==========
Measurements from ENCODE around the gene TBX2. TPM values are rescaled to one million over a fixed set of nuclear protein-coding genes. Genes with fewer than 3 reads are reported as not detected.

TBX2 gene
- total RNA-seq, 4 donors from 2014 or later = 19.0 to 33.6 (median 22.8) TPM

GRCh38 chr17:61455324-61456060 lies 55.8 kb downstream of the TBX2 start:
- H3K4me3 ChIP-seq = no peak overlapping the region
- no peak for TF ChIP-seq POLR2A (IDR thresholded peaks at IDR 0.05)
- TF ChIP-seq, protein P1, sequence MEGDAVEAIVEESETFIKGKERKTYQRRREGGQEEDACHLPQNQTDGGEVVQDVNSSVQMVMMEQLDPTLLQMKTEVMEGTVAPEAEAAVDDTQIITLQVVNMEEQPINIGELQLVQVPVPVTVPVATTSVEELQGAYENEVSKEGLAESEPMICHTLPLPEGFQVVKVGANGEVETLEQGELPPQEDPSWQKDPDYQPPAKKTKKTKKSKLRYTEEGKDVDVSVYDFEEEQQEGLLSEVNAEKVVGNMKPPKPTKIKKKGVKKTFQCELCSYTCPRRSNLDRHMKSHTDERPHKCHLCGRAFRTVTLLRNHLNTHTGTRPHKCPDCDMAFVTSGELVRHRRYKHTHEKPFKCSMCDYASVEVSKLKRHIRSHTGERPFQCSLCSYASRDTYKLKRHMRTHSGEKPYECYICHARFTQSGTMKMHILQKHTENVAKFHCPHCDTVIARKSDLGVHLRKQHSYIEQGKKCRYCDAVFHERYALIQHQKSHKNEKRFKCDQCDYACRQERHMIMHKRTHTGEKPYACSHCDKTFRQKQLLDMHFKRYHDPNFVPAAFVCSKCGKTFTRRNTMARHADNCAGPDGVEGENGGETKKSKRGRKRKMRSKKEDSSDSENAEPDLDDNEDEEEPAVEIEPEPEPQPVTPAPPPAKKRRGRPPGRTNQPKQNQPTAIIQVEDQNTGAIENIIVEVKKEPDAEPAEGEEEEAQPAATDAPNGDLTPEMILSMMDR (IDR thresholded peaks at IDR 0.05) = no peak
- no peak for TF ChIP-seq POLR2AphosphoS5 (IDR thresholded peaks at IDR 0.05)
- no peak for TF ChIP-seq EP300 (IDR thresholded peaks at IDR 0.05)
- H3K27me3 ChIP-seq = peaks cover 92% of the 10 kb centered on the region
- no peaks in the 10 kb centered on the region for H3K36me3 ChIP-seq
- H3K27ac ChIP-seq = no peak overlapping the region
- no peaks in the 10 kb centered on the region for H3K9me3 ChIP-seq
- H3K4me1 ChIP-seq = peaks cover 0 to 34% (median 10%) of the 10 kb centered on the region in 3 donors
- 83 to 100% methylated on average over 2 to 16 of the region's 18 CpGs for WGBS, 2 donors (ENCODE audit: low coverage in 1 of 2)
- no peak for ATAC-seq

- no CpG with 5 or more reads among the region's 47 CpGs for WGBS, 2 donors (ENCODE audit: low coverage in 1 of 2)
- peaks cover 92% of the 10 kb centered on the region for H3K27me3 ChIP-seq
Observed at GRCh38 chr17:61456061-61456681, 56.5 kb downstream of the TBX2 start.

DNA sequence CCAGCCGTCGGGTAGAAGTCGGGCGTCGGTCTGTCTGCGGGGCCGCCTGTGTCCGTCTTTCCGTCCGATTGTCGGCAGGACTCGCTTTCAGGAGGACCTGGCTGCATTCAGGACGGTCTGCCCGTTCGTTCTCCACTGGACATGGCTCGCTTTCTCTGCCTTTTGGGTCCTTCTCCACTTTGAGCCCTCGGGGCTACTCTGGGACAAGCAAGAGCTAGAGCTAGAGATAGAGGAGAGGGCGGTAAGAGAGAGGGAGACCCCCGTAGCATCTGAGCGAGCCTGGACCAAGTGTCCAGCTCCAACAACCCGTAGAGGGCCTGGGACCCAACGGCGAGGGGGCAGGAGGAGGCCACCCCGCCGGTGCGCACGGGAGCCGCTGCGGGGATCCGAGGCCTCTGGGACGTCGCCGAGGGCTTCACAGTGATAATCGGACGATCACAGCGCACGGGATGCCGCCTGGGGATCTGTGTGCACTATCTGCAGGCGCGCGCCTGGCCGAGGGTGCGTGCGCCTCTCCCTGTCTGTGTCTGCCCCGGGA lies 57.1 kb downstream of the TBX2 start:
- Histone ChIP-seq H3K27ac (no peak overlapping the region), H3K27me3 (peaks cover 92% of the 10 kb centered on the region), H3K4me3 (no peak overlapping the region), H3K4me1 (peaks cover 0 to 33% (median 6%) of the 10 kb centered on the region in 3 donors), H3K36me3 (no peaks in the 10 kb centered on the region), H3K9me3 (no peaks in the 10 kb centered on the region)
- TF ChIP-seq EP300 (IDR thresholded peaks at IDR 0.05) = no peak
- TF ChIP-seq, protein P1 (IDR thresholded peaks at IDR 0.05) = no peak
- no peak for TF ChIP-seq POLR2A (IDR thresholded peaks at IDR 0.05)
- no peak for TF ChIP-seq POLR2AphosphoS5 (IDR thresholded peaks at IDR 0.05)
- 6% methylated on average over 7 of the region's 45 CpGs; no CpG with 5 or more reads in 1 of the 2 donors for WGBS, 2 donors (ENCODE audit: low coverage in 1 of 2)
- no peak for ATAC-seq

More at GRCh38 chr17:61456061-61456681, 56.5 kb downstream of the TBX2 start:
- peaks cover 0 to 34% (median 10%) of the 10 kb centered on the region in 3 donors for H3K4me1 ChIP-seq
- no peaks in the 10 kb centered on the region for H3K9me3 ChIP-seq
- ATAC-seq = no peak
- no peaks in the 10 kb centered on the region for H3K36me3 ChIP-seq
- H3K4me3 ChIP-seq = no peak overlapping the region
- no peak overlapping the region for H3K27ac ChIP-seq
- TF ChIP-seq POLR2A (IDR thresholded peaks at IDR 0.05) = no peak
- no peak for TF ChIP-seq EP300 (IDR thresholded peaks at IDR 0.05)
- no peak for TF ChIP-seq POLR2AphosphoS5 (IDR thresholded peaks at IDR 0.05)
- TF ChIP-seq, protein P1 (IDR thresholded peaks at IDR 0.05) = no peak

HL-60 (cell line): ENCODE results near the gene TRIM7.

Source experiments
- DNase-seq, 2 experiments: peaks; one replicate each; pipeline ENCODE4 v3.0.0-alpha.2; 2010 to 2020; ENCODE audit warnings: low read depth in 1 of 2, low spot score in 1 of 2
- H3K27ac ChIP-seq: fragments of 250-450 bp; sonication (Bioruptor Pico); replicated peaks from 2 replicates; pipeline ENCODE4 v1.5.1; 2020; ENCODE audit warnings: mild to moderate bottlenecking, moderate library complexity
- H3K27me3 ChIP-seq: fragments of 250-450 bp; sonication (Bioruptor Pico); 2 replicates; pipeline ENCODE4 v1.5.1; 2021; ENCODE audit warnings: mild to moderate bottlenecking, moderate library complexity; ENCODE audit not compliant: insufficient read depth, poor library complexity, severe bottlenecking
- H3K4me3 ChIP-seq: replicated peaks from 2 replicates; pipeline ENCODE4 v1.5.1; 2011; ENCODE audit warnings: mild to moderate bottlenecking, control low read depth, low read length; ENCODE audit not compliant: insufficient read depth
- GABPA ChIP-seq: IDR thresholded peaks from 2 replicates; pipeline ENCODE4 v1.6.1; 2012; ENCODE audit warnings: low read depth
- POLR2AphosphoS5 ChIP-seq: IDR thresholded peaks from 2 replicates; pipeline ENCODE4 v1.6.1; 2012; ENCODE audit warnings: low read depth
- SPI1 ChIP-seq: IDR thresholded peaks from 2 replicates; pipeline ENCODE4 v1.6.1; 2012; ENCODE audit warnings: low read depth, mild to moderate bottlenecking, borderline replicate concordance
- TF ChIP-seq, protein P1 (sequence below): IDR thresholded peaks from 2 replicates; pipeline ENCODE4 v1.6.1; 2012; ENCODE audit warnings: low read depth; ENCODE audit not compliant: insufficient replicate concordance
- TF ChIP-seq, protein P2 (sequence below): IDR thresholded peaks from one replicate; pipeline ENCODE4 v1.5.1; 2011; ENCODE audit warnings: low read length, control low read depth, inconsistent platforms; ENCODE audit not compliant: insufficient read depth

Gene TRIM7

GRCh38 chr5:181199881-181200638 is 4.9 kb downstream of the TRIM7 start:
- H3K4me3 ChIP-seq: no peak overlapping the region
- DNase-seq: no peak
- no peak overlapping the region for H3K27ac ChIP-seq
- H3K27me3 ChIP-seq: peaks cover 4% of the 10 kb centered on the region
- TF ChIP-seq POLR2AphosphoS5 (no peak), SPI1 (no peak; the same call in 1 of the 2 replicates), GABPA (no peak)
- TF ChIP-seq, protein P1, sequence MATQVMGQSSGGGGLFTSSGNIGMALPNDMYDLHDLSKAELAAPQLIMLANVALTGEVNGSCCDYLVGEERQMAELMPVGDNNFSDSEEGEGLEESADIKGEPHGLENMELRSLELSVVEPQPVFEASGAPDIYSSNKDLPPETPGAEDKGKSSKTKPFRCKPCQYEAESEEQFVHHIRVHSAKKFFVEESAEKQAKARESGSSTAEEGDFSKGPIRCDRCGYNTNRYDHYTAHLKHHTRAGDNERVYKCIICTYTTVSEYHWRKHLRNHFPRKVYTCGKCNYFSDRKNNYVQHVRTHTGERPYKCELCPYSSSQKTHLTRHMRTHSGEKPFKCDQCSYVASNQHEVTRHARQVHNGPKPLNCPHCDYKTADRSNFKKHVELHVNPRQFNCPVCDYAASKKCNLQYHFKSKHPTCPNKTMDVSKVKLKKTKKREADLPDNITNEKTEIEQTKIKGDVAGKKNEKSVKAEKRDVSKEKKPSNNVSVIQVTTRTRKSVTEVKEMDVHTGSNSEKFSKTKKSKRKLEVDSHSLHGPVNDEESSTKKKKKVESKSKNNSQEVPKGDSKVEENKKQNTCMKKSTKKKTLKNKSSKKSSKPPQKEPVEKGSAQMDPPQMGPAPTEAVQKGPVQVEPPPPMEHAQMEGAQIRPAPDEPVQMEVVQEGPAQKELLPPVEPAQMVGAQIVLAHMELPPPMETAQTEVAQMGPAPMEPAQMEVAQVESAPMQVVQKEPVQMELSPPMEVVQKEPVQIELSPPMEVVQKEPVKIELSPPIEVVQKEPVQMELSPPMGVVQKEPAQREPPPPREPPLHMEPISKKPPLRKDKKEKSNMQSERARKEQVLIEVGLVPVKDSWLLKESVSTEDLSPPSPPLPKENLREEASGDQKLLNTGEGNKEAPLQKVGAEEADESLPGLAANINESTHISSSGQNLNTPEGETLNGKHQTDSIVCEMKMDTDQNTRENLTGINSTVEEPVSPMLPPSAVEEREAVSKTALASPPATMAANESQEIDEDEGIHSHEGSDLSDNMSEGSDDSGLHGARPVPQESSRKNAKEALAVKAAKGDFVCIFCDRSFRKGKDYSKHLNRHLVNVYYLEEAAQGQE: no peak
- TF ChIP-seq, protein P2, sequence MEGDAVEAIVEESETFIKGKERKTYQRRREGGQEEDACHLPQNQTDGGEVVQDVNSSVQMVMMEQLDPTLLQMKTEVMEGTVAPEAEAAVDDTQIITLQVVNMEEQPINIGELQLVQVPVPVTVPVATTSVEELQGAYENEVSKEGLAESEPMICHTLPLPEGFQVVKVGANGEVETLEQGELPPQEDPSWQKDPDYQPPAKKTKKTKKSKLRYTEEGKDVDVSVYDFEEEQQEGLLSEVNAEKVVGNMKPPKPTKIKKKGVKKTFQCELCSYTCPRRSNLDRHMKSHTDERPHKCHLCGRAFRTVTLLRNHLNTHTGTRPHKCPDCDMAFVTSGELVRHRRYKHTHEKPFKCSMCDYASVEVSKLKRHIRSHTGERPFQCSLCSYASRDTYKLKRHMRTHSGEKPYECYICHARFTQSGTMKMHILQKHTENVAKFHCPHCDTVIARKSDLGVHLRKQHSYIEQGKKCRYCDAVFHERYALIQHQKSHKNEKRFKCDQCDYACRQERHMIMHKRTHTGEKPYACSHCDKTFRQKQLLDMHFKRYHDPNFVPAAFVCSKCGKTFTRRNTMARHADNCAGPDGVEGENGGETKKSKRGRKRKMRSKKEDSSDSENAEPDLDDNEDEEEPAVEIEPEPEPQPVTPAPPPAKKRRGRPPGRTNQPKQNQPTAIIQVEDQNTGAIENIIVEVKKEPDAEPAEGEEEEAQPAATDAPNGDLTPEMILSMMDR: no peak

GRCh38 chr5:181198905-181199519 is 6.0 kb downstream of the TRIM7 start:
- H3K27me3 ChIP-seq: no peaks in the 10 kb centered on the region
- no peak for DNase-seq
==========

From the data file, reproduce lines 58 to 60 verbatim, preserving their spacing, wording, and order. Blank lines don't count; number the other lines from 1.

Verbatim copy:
- TF ChIP-seq, protein P2, sequence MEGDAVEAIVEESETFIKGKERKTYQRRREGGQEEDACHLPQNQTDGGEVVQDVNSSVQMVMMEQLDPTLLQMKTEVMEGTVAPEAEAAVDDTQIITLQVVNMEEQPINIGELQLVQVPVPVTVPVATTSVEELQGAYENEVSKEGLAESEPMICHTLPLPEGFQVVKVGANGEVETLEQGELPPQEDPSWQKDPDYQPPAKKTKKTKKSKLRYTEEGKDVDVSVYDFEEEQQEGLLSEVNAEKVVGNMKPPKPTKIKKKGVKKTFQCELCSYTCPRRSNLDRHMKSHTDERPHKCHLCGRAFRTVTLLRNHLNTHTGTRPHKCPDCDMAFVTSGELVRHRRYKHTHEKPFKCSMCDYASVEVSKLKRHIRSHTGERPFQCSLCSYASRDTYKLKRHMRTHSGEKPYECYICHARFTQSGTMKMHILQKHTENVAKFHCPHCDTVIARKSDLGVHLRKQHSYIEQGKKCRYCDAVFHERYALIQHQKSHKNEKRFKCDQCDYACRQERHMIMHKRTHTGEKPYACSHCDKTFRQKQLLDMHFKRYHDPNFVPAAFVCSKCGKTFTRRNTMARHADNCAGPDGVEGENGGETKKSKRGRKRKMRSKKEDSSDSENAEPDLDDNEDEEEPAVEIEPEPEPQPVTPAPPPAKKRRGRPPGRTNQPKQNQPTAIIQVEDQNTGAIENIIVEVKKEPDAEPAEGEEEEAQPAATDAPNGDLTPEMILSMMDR: no peak

GRCh38 chr5:181198905-181199519 is 6.0 kb downstream of the TRIM7 start:
- H3K27me3 ChIP-seq: no peaks in the 10 kb centered on the region